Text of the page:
Renowned Derry-born sculptor dies at 72
The arts community has reacted with sadness over news of the death of leading sculptor Eamonn O'Doherty.
O'Doherty, who was born in Londonderry in 1939, was responsible for some of the best-loved works of public art in the Republic - including the Quincentennial Sculpture in Galway's Eyre Square, the James Connolly Memorial across from Dublin's Liberty Hall and the Anna Livia fountain (aka, 'the floozie in the Jacuzzi), which was relocated to Croppy Acre Memorial Park near Heuston Station last December.
He died in St Luke's Hospital in Rathgar, Dublin, yesterday following a long battle with throat cancer.
No funeral arrangements have yet been made for O'Doherty, who is survived by his wife Barbara and children.
Friend and fellow artist Robert Ballagh paid tribute last night. He said: "People who ramble around our streets will be very familiar with Eamonn O'Doherty's work as the creator of extraordinary public sculptures.
"But those of us in the arts business also know of his talents as a painter and a graphic artist.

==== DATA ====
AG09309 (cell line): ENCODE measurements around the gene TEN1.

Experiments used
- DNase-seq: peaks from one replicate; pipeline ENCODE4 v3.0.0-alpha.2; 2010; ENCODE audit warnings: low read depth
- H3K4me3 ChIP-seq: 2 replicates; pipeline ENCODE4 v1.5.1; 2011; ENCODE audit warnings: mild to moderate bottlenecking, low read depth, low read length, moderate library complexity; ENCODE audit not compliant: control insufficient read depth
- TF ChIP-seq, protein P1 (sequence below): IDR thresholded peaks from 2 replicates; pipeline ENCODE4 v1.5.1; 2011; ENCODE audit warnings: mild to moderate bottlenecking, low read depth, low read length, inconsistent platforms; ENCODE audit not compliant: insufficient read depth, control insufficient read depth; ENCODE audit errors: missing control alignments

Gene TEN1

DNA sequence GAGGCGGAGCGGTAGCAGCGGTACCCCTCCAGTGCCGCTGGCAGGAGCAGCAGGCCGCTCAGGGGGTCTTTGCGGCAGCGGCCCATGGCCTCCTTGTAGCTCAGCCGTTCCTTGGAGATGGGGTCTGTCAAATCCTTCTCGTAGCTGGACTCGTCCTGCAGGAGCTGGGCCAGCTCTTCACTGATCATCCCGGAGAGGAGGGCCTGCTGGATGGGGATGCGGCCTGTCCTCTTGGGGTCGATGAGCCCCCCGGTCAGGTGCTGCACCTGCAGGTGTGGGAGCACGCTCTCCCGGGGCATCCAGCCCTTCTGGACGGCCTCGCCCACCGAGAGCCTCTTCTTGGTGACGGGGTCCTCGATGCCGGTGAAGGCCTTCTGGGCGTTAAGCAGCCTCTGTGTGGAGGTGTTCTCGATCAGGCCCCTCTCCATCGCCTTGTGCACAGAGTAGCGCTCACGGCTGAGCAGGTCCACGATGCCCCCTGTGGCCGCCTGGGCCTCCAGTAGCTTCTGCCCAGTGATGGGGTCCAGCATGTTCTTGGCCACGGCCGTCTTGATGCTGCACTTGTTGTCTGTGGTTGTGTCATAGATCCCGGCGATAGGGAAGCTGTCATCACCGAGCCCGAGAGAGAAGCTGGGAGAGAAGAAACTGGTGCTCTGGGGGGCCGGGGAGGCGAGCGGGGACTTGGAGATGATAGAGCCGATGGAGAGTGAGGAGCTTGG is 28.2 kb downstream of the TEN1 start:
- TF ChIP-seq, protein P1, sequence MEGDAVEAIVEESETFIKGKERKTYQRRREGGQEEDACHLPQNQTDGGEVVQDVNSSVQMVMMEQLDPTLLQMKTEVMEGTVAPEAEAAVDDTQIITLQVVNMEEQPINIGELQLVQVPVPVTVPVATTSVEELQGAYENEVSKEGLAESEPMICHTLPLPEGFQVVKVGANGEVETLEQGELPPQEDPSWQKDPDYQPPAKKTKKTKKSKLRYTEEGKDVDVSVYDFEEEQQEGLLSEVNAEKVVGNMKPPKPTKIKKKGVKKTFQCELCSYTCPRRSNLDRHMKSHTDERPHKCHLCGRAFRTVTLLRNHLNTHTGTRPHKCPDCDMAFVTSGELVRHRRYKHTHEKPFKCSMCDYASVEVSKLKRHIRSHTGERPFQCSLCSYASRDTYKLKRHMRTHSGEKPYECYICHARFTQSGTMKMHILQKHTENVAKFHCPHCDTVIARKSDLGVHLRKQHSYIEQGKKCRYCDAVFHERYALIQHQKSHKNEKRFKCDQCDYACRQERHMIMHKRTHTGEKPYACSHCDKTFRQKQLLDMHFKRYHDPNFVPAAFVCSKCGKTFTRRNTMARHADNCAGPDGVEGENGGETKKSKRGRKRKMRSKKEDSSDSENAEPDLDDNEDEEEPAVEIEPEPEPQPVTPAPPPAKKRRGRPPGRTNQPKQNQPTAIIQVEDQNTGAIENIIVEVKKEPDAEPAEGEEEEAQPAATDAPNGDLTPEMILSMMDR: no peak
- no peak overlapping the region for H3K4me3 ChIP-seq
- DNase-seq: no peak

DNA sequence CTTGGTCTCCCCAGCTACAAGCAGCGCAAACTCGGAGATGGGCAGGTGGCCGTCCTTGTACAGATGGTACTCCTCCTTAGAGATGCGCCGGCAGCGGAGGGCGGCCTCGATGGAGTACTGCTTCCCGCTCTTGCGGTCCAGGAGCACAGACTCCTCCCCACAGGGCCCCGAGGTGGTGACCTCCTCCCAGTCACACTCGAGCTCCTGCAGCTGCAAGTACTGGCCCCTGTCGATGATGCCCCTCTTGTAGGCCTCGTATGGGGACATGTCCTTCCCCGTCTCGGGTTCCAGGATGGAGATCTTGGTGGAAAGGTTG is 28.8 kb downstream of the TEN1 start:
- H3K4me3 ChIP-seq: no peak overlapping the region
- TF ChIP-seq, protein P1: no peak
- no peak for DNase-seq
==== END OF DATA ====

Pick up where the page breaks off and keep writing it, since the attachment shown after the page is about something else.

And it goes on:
"Eamonn will be remembered for his work. His piece The Tree of Gold on the Central Bank plaza on Dame Street is a great example and is important in the context of the city as all sorts of people, from protesters to punks, gather under the shade of Eamonn's tree.
"On a personal level, Eamonn was one of those people in whose company you couldn't spend an evening without going home saying you had a great night.
"When I went home at tea time yesterday I opened up an envelope and discovered I'd been sent an invitation to attend an exhibition by Eamonn O'Doherty in the Kevin Kavanagh Gallery on August 18.
"Sadly, Eamonn's not going to be able to attend his last exhibition, but there is a poignancy that people all over the country will be receiving this invitation.
"My sympathies go out to his wife Barbara, who has been a friend over the years."